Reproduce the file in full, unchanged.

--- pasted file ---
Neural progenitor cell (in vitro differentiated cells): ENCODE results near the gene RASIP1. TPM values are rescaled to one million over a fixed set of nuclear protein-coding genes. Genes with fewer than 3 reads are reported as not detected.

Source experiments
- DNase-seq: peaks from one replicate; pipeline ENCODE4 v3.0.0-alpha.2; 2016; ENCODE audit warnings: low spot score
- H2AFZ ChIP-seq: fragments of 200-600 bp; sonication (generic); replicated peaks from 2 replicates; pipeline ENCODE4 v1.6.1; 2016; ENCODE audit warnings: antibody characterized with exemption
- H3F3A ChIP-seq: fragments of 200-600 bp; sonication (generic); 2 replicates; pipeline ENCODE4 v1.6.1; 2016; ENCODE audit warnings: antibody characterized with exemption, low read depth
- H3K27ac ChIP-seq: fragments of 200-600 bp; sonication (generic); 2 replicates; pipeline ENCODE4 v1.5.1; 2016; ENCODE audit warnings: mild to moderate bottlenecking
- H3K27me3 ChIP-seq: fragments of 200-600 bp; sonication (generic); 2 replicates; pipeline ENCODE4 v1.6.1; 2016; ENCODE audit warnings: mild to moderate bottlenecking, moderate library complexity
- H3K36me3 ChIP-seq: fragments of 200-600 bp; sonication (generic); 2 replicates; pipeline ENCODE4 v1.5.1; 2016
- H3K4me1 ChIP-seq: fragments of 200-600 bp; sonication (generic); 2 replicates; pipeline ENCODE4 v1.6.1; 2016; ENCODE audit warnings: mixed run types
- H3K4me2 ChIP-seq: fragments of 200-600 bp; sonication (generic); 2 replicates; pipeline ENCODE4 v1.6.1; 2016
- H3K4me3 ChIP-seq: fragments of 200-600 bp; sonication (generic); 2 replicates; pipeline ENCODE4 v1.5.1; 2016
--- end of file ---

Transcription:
Neural progenitor cell (in vitro differentiated cells): ENCODE results near the gene RASIP1. TPM values are rescaled to one million over a fixed set of nuclear protein-coding genes. Genes with fewer than 3 reads are reported as not detected.

Source experiments
- DNase-seq: peaks from one replicate; pipeline ENCODE4 v3.0.0-alpha.2; 2016; ENCODE audit warnings: low spot score
- H2AFZ ChIP-seq: fragments of 200-600 bp; sonication (generic); replicated peaks from 2 replicates; pipeline ENCODE4 v1.6.1; 2016; ENCODE audit warnings: antibody characterized with exemption
- H3F3A ChIP-seq: fragments of 200-600 bp; sonication (generic); 2 replicates; pipeline ENCODE4 v1.6.1; 2016; ENCODE audit warnings: antibody characterized with exemption, low read depth
- H3K27ac ChIP-seq: fragments of 200-600 bp; sonication (generic); 2 replicates; pipeline ENCODE4 v1.5.1; 2016; ENCODE audit warnings: mild to moderate bottlenecking
- H3K27me3 ChIP-seq: fragments of 200-600 bp; sonication (generic); 2 replicates; pipeline ENCODE4 v1.6.1; 2016; ENCODE audit warnings: mild to moderate bottlenecking, moderate library complexity
- H3K36me3 ChIP-seq: fragments of 200-600 bp; sonication (generic); 2 replicates; pipeline ENCODE4 v1.5.1; 2016
- H3K4me1 ChIP-seq: fragments of 200-600 bp; sonication (generic); 2 replicates; pipeline ENCODE4 v1.6.1; 2016; ENCODE audit warnings: mixed run types
- H3K4me2 ChIP-seq: fragments of 200-600 bp; sonication (generic); 2 replicates; pipeline ENCODE4 v1.6.1; 2016
- H3K4me3 ChIP-seq: fragments of 200-600 bp; sonication (generic); 2 replicates; pipeline ENCODE4 v1.5.1; 2016